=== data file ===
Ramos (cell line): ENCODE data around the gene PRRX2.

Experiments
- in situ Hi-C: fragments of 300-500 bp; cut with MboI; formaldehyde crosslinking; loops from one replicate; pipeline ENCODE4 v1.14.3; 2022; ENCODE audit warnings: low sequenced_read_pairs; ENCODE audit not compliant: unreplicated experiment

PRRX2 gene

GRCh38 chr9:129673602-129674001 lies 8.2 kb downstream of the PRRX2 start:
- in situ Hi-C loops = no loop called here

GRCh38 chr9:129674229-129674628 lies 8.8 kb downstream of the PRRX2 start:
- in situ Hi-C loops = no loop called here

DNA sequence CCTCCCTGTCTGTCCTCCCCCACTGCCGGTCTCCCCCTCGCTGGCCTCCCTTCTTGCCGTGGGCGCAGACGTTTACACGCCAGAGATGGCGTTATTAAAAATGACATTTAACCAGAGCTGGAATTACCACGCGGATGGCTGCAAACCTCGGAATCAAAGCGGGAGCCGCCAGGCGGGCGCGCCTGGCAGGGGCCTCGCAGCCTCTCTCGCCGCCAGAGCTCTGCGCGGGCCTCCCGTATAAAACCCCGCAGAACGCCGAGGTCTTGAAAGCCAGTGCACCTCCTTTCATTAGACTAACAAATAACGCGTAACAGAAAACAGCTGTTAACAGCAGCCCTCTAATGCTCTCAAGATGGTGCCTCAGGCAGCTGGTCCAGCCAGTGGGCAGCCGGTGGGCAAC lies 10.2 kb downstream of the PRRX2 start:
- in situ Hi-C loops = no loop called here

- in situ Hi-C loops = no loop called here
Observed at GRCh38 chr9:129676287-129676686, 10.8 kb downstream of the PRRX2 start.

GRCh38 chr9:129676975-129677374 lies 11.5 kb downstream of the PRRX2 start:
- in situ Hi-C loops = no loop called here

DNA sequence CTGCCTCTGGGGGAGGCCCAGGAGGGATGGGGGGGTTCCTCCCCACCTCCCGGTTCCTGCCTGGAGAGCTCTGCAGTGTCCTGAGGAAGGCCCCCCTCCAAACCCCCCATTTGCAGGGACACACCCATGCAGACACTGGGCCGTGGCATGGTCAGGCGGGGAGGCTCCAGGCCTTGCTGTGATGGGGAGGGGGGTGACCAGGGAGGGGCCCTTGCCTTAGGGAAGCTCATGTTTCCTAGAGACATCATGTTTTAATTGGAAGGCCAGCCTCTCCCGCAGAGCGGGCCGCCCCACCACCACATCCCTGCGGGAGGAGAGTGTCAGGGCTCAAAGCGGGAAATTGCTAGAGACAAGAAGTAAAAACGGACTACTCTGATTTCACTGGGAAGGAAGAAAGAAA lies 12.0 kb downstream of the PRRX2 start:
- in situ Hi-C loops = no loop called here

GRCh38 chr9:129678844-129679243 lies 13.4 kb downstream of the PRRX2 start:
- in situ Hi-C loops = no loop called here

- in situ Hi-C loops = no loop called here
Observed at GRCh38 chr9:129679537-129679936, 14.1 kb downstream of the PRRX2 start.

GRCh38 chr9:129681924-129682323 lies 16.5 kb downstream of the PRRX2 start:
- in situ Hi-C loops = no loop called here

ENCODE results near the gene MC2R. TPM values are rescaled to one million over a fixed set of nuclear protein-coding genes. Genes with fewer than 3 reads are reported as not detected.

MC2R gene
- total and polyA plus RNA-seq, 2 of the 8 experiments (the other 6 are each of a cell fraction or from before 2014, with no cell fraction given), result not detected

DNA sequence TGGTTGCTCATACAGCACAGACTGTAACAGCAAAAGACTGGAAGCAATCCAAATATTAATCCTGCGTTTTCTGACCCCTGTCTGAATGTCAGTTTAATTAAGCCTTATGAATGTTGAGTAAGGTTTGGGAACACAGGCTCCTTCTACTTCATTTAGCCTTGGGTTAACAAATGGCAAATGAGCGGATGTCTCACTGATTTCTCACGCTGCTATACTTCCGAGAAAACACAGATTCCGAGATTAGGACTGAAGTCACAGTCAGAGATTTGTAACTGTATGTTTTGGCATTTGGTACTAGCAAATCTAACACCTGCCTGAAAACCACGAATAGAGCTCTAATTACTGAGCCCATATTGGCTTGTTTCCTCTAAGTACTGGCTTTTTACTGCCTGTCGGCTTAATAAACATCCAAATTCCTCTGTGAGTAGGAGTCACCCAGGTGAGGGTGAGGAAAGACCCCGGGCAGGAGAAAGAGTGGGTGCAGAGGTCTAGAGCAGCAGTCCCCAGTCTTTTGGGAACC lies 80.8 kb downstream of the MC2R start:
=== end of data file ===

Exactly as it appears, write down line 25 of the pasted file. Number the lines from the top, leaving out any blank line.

- total and polyA plus RNA-seq, 2 of the 8 experiments (the other 6 are each of a cell fraction or from before 2014, with no cell fraction given), result not detected